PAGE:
About three months back, one of my juniors at college, Deepankar messaged me that he and a few others had gotten the license from TED to host a TEDx event in our college. He told me that he and his team wanted me to be the Master of Ceremony (Anchor).
I was not so sure about it as the last time I was anchoring a show over a year and a half ago, it had not ended up that well. But then I thought, why not! It’s my final year in college and who knows when in the future I would again get an opportunity to go on stage in front of a good lot of people. Thus, I agreed. Then, once the date of the event was finalized, Deepankar messaged me again, sending me the necessary details like list of speakers, their brief backgrounds and other trivial stuff that I would have needed to prepare my script.
At last, as just a week was to go for the event to happen, I begun my work on the scripting. I was told to set up a formal script for the show. No punches or jokes. Minimal interaction with the audiences. I was also told to keep most of the show in English and to avoid using Hindi as the medium of conversation unless the speaker her/himself were to deliver their talk in Hindi. So bounded by those contours, that is how I prepped up the script and what I prepped up was what I rehearsed over the last two days.
And then finally the D-day was here.
Suited in the blazer of a friend’s brother, and donning the aplomb of my mother, at 11:15 am on 25th August 2018, I walked to the centerstage as the three spotlights threw the beaming photons on me. And, there I was, shining in front of the 100+ audience to kickstart the show.
And, that is just what I did.
But, what I didn’t realize was that the entire team had gotten into panic as soon as I started. I had forgotten to turn on the mic and everything was being recorded. What’s worse? I didn’t even realize that my mic was turned off. Standing tall and strong on stage, I just didn’t feel that anything was wrong. Anyways, I corrected my folly soon enough.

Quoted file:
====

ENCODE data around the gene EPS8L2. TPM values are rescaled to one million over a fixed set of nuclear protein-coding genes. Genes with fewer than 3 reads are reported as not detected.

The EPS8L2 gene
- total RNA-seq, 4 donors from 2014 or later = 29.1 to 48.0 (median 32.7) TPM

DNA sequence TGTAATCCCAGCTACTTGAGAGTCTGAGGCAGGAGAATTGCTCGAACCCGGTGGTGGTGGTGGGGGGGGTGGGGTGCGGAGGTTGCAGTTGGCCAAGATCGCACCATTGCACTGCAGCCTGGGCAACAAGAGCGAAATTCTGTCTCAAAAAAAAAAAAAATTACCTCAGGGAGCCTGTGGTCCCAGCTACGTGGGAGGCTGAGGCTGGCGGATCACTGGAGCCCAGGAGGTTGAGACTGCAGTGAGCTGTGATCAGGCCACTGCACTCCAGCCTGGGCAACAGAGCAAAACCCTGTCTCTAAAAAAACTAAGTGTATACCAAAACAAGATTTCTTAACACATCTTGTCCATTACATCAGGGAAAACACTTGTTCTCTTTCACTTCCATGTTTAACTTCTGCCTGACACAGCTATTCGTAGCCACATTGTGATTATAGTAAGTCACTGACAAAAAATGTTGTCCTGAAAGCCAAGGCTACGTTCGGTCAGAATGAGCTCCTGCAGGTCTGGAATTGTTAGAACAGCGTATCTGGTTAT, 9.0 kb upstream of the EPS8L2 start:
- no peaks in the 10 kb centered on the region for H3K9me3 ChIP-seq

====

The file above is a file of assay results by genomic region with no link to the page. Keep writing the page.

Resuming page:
That’s how I started the first half of the show, abiding by all of the rules and directives. And I sucked to a good extent. There were instances when I fumbled. There were times when I forgot what I had written in the script. It didn’t go as bad as I am making it sound right now with my way of narration. But, it just didn’t go that good either.
As the clock turned to 1:00 pm, I announced a 20 minutes break time, so everyone could go to the loo, freshen up, have some refreshments and relax before we could start off with the second half. And, these 20 minutes offered me a good lot of time to gather some courage to break all the rules that I had been told to abide by. After all, those rules were all that had been ruining my show.
Think about it this way.
Writing in English is my forte, speaking isn’t. When it comes to speech skills, Hindi is the language in which I exude confidence, not English. Similarly, being formal and stoic while on-stage, that’s not my natural behaviour. I am more about fooling around, trying some punches, some of which turn out to be good, while all others fall back hard on my face making the audience laugh on me. What the rules decreed was that I had to put up a formal show while I am just not that material. I am better made for hosting an informal setting instead.